Booker Prize winner Avarind Adiga’s new novel, Amnesty, is a surprising mix of humor, mystery, and social commentary. The fast-paced thriller set in Sydney, Australia stars Danny, an earnest and endearing housecleaner from Sri Lanka who has information about the murder of one of his clients but is afraid to come forward because he’s undocumented. At turns funny, heart-breaking, and even
infuriating, Danny’s story moves the immigration debate from the political to the personal, offering romance, mystery, and drama in equal portions.
Unsheltered explores how families cope with social and economic upheaval. When a middle-aged couple moves from NYC to rural Delaware after Willa, the primary breadwinner, loses her publishing job, and the college where her husband works converts its entire faculty to adjunct status, there’s a lot to process. When both adult children also decide to come “home,” and one of them has baby in tow, things get really interesting. Some stories speak to the times we live in. For me, this is one of them.
I love this National Book Award winner. A slender volume about a woman who inherits a Great Dane when her author-lover dies, and the bond that develops as she grieves. A gorgeously written contemplation on complicated love, loss, literature, and, the unexpected ways we sometimes find companionship. This book is truly a delight.
One of my favorite Chabon novels. If you need a change of scenery, it’s set in (pre-COVID) northern California, on the border between Berkeley and Oakland, circa 2004. Middle-aged bandmates Archie and Nat run a record store called Brokeland, their wives run a midwifery practice, and all is relatively copacetic, until a retired football player opens a Tower Records-esque megastore down the block; then the battle for survival is on. Great for lovers of rock & roll music, the 80s, and/or the California vibe.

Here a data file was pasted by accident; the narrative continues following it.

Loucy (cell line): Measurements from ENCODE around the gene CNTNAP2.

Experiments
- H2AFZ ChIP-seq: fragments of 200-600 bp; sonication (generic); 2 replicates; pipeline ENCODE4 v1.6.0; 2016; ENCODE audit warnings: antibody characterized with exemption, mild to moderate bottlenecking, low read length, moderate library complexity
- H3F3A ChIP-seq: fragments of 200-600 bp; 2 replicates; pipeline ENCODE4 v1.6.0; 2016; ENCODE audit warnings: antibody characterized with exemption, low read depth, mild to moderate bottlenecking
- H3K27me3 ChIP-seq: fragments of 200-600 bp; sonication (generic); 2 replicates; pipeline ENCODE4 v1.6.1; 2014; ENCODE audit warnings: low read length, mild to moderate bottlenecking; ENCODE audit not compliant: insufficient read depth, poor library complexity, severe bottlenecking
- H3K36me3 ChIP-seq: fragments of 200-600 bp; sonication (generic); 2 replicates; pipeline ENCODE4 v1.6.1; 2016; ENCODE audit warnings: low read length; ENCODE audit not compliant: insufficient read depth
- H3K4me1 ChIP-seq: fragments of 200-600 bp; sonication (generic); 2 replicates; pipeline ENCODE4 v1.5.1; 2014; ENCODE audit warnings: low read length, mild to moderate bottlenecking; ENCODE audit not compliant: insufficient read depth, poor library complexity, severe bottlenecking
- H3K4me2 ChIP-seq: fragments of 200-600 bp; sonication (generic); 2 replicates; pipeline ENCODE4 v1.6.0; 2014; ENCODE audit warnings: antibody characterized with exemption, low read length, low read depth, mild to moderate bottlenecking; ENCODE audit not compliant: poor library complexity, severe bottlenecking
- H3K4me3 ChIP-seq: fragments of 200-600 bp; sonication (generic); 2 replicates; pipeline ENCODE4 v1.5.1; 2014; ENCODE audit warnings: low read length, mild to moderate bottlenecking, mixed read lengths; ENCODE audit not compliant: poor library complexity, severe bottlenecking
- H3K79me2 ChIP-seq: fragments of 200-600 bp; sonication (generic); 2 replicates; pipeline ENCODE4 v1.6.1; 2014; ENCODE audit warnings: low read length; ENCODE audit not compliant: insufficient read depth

Sometimes I only have the band-width to read a handful of pages at a time. This is one of those times, so I recently returned to one of my favorite story collections. Mai-Lee Chai’s stories of family, love and forgiveness, and struggle against the pressures to assimilate and achieve are raw, intimate, and deeply moving.
Set in rural east Texas, Bluebird, Bluebird and its sequel, Heaven My Home, introduce readers to Darren Mathews, a black Texas Ranger investigating small town murders against the backdrop of both overt and covert racism. He keeps his guard up, and does not expect (or, for the most part, receive) assistance from the local sheriff. The mysteries are well-crafted, the scenes are moody and evocative, and the social and political dynamics add tension and complexity.
Loosely based on the 2005 murder of American Natalie Holloway during a “beach week” trip in Aruba, Saint X revisits the tabloid stories of the time but goes a step further, reimagining the lives of the young woman who died on a family vacation in the Bahamas, her presumed killer, and her surviving younger sister, Emilie. Fast-paced and suspenseful and packed with smart social commentary, Chaikin’s novel asks probing questions about how well we really know those who are closest to us, and how we accurately we perceive those we see as different.